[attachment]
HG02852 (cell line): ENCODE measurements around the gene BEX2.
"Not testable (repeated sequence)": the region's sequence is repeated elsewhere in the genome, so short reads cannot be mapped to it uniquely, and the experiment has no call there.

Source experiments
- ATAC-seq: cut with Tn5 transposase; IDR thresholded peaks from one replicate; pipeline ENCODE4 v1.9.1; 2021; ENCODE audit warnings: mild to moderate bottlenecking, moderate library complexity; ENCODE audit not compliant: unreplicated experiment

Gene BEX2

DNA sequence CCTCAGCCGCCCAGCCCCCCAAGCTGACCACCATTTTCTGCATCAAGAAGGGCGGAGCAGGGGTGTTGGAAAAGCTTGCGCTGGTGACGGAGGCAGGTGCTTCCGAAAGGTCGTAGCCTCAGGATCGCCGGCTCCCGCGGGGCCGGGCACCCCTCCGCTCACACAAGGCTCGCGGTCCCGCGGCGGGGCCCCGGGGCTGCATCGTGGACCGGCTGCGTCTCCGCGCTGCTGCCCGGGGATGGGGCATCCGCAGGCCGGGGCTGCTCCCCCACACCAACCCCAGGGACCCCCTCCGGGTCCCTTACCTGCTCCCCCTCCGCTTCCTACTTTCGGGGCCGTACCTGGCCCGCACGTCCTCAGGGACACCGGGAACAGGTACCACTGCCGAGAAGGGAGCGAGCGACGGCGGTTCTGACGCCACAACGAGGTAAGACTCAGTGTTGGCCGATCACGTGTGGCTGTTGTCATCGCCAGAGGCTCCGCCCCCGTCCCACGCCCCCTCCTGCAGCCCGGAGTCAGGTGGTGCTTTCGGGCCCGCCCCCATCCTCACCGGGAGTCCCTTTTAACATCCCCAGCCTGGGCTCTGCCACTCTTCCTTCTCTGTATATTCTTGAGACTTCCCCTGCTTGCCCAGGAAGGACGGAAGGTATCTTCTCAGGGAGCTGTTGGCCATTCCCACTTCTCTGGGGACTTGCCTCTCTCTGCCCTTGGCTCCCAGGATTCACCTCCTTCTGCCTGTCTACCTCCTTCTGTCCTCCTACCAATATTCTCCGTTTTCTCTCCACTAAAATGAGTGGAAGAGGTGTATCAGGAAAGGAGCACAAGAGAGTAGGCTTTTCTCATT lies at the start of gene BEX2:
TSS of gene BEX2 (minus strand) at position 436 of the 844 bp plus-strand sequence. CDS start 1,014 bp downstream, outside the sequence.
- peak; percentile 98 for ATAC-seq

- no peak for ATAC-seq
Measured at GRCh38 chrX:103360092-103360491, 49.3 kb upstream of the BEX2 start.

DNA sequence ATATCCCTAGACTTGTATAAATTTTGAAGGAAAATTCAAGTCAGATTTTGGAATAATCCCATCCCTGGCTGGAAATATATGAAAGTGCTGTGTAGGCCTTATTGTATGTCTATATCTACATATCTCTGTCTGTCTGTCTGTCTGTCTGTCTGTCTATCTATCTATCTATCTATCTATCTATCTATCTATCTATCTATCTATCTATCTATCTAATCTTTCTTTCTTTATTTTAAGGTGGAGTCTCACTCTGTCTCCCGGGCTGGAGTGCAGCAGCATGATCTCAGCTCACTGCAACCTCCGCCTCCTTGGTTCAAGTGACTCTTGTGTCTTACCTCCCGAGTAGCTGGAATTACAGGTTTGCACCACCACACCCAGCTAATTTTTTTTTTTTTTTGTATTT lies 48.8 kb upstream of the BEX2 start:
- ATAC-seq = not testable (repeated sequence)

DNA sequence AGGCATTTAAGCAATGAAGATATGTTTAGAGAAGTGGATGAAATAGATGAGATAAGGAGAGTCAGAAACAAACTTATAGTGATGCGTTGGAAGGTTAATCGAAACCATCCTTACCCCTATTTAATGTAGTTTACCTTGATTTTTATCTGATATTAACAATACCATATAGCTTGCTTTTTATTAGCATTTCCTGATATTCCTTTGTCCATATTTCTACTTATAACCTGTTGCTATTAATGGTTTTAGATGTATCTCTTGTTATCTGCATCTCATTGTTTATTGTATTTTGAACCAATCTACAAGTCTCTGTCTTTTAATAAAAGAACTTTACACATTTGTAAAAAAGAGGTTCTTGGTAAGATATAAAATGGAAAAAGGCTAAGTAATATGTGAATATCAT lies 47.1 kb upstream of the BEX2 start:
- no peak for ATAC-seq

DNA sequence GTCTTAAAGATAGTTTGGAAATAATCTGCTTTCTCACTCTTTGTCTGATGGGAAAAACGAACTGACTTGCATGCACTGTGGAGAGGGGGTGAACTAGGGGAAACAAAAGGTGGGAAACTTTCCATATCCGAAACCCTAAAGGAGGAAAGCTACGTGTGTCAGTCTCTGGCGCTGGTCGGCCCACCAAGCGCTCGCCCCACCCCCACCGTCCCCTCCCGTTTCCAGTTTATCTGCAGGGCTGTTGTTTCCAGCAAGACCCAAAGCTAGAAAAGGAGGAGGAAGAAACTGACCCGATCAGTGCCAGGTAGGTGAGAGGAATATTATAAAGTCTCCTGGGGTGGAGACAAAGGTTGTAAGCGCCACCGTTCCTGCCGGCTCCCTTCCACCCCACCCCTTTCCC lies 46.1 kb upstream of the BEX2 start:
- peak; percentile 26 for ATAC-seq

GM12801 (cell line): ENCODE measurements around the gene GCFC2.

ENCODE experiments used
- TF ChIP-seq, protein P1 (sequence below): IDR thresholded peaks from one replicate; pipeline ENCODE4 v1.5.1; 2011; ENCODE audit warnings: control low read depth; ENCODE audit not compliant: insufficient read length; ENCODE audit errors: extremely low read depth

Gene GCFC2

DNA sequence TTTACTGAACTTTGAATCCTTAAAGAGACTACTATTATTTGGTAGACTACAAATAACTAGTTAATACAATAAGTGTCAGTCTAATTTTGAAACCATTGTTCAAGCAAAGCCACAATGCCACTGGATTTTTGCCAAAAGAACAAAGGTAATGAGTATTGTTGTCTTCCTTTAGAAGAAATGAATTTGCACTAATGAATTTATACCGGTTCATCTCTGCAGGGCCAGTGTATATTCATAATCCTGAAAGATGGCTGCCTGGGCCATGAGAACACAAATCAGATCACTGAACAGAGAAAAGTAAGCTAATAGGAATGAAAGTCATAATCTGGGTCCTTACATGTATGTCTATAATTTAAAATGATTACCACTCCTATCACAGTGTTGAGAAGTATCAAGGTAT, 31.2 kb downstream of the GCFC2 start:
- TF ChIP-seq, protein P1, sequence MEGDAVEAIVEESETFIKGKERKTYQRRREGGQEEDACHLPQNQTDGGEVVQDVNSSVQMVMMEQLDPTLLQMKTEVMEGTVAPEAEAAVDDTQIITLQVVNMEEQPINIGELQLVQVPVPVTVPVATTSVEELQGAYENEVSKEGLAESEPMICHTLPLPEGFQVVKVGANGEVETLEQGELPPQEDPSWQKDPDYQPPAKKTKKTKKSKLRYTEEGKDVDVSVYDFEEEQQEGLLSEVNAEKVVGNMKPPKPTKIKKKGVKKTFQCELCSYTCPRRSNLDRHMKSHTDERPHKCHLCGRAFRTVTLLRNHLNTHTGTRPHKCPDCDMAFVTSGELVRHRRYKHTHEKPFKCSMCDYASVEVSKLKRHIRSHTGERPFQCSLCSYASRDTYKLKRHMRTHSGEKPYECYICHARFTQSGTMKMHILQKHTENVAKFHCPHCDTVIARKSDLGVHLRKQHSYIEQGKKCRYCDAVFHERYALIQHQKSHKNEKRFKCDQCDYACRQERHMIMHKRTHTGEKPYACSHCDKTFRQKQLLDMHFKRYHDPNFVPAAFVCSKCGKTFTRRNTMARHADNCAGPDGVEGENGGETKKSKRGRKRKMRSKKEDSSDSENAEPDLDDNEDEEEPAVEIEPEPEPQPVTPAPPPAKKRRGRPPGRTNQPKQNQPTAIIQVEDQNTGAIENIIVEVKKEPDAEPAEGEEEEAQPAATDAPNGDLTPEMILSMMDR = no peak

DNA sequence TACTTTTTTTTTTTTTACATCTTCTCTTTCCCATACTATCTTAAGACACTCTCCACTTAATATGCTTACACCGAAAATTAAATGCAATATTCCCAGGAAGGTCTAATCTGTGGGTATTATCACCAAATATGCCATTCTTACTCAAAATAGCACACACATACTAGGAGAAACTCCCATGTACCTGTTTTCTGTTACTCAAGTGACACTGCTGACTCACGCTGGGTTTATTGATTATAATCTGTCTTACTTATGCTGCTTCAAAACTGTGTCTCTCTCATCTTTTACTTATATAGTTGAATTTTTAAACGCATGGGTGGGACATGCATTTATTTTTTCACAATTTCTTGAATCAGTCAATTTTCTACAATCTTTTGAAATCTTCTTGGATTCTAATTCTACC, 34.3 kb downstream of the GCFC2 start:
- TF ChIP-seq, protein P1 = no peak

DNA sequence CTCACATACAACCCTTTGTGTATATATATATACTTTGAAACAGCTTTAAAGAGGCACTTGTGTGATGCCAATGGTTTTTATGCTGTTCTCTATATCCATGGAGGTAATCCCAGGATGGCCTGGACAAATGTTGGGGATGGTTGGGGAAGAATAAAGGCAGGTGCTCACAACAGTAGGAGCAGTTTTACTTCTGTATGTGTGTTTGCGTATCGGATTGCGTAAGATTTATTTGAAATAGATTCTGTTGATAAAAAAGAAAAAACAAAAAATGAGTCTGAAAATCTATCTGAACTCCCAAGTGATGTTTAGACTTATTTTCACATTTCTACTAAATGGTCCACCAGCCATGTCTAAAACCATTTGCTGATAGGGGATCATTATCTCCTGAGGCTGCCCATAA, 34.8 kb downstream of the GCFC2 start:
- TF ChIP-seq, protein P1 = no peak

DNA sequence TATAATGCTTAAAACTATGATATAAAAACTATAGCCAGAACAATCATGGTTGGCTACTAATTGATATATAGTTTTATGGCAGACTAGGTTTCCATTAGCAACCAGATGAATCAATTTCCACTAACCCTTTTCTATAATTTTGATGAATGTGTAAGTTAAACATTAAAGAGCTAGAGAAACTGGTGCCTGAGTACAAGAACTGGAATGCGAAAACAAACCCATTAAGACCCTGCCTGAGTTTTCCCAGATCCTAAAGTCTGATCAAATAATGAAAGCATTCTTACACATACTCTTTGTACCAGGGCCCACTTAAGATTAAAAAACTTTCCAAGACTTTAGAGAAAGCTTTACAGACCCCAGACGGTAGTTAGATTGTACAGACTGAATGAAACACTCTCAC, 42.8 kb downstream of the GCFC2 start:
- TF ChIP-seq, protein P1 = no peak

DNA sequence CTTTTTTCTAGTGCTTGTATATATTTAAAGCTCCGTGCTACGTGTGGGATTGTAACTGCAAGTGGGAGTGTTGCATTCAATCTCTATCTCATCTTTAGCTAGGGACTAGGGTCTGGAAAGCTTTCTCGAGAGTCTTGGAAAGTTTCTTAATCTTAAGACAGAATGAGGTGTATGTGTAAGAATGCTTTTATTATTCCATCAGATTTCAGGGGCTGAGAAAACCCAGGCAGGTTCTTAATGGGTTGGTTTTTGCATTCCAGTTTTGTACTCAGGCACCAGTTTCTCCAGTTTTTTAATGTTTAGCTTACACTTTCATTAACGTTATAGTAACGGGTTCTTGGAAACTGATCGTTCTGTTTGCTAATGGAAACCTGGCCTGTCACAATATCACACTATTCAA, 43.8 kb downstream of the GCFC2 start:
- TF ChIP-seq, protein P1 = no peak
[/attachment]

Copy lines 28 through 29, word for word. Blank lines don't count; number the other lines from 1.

- TF ChIP-seq, protein P1 = no peak

DNA sequence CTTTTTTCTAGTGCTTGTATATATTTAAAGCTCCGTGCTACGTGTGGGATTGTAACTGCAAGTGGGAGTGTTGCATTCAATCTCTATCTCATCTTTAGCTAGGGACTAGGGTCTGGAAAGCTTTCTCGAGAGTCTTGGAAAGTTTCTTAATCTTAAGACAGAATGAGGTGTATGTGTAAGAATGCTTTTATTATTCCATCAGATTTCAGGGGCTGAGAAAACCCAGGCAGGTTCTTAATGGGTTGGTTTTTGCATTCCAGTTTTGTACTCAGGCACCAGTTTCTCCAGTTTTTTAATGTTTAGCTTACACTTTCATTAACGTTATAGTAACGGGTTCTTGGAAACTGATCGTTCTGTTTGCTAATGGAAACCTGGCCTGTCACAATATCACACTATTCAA, 43.8 kb downstream of the GCFC2 start: